The two most common actions that we take as adults—which you might notice I have chosen to call earned actions—are going to be in the three categories of “reward or pleasure”, “reward or pleasure”, and “reward or pleasure”. The three categories are what we are accustomed to measuring in your daily life.
Reward or pleasure are typically used to measure your enjoyment of something. I’ve found that they are fairly accurate in assessing whether you are doing something right or wrong.
This is why I say that rewarded or pleasure actions are often more accurate when talking about the future. Its common for people to say to themselves, “Oh, I’ll do that. I’ll go to that place and I’ll do that. I didn’t expect that, but I’m glad I did it.” This is really a lie because you can’t predict what will happen next. You can only predict what you do.
I think this is true for most people, that we can’t predict the future. We can only do what we are doing right now or what we will do in the future. I think our actions are our best predictor of the future. If we aren’t doing what we are doing now, then we probably won’t be doing it in the future.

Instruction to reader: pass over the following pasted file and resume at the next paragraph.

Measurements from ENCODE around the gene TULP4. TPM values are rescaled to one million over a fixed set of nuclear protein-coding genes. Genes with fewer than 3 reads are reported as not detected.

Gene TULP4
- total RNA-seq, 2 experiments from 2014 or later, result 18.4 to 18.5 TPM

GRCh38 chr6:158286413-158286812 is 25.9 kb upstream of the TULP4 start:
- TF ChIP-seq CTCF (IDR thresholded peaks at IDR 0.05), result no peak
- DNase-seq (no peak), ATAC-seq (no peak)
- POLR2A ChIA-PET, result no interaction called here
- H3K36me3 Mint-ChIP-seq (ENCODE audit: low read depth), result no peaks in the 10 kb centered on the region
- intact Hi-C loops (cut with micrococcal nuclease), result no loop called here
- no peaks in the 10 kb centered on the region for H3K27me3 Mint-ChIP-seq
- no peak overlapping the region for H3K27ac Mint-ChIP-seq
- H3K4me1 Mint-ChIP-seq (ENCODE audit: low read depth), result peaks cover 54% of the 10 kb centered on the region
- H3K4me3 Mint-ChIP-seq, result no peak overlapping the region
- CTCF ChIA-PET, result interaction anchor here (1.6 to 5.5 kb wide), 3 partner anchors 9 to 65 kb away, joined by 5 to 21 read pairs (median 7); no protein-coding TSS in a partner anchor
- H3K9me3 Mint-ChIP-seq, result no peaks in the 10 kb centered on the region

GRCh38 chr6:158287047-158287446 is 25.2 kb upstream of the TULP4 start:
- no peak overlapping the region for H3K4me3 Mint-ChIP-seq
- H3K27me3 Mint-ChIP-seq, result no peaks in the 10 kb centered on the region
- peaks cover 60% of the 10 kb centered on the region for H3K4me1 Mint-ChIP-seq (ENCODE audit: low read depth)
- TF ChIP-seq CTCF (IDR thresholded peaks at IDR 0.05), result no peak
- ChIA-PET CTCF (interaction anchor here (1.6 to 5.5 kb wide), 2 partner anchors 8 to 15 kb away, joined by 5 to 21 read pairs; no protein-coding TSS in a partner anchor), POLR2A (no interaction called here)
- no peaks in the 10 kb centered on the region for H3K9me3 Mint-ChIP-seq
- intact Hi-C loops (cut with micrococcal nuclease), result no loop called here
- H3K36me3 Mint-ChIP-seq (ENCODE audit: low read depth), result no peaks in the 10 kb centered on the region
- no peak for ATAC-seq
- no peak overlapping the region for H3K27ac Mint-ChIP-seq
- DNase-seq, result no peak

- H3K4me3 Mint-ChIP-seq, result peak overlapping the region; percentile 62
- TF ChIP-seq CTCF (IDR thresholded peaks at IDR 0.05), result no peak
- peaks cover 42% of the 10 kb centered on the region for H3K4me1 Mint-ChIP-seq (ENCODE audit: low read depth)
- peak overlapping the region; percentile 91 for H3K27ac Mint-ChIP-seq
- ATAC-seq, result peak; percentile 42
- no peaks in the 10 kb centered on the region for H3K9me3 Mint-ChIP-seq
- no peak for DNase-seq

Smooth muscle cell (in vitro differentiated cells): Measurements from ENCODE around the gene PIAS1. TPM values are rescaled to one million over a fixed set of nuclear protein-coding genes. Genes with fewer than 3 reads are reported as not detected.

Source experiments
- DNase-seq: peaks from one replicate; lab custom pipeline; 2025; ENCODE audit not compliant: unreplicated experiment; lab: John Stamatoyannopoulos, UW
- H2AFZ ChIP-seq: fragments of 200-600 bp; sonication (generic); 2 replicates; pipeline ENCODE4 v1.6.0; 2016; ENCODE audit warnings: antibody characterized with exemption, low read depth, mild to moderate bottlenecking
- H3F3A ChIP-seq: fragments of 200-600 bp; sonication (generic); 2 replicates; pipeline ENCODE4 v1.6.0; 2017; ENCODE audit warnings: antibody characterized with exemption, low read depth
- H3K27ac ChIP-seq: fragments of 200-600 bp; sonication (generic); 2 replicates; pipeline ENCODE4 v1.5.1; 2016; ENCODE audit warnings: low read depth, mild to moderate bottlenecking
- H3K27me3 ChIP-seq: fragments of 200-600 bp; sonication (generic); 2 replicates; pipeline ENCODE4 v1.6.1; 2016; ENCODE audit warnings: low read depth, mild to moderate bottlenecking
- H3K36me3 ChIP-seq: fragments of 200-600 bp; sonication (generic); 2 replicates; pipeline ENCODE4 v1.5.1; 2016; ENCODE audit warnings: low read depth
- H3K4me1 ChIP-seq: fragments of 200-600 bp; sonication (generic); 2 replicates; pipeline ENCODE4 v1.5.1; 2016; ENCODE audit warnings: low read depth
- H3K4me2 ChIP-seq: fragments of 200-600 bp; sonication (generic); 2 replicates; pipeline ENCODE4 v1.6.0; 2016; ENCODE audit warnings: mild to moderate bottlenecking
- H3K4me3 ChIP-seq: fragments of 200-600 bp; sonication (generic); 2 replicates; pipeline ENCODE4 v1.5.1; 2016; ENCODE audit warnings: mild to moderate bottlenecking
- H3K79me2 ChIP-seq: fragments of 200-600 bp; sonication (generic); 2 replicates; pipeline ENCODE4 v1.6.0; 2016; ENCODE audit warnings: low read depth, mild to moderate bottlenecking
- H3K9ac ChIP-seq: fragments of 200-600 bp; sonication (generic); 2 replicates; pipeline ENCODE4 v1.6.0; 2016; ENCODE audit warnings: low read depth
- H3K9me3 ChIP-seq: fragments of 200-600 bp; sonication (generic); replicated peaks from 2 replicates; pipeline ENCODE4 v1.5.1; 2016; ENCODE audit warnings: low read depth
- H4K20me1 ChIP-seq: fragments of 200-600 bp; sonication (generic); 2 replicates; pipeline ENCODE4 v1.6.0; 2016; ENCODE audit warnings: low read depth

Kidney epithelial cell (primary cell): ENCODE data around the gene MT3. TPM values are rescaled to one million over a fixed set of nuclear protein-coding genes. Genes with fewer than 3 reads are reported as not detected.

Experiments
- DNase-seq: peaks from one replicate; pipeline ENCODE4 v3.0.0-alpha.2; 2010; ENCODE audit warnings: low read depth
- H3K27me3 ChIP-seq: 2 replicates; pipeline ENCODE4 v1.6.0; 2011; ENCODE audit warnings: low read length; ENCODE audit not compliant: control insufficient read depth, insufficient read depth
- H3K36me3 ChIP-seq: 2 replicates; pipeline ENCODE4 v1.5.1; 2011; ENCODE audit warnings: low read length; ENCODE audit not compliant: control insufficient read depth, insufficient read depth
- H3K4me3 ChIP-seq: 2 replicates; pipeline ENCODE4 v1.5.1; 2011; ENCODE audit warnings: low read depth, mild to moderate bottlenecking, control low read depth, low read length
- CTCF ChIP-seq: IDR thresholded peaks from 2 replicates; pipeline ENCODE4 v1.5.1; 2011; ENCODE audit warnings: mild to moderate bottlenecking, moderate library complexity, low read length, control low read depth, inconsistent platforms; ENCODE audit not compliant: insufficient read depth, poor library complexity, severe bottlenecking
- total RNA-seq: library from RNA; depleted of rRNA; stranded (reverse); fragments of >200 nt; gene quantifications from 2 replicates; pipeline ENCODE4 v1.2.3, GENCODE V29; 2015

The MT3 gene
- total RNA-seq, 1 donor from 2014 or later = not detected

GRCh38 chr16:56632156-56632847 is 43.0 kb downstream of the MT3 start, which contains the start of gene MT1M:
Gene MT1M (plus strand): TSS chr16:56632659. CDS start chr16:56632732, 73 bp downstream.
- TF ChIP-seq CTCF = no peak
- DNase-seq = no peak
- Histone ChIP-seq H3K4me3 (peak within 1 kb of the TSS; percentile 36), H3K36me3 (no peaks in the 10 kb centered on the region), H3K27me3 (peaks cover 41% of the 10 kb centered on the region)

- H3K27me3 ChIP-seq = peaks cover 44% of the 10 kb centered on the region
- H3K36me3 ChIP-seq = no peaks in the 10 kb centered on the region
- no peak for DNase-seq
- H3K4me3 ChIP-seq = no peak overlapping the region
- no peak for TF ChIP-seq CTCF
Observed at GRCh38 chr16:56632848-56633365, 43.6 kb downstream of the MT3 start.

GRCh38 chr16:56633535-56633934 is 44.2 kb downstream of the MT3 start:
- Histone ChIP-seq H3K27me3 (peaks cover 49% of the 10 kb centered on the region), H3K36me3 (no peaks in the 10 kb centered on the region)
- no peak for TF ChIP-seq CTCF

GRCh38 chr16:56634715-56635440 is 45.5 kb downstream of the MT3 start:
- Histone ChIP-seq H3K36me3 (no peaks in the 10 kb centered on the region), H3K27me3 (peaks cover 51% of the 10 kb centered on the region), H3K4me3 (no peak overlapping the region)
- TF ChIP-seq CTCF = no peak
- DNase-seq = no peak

I think we can predict what we do. I think we can predict what we will do next. We should be doing pretty much anything and everything. We’ll be able to make a big change in the future and be able to do it with a little bit of confidence. For that matter, we have to be able to do everything we want to do and do it. We also have to have a lot of confidence in ourselves to do that.
The thing about predicting how things will turn out is that it’s a lot harder than it looks. Things don’t always turn out that way in the real world, even if we think we know them to be so. A lot of predictions can be wrong, but we should always have at least some degree of confidence in our predictions.
This is where a lot of people get tripped up. They say, “I don’t know how I’m going to pay my bills or make my mortgage.” or “I’m not going to get fired.” or “I have nothing to lose.” But they’re not making predictions, they’re acting on their assumptions. They are trusting that the future will be like they remember it.
The problem here is that even though we have at least some degree of confidence in our predictions, they don’t always turn out to be as accurate as we make them out to be. For instance, say we’re making predictions about how many people will die in a car accident. We have some degree of confidence that we’re pretty good at predicting the number of deaths, but we’re really not sure we’re right.
There’s another problem here, and it is that we need to start measuring our predictions against what actually happens.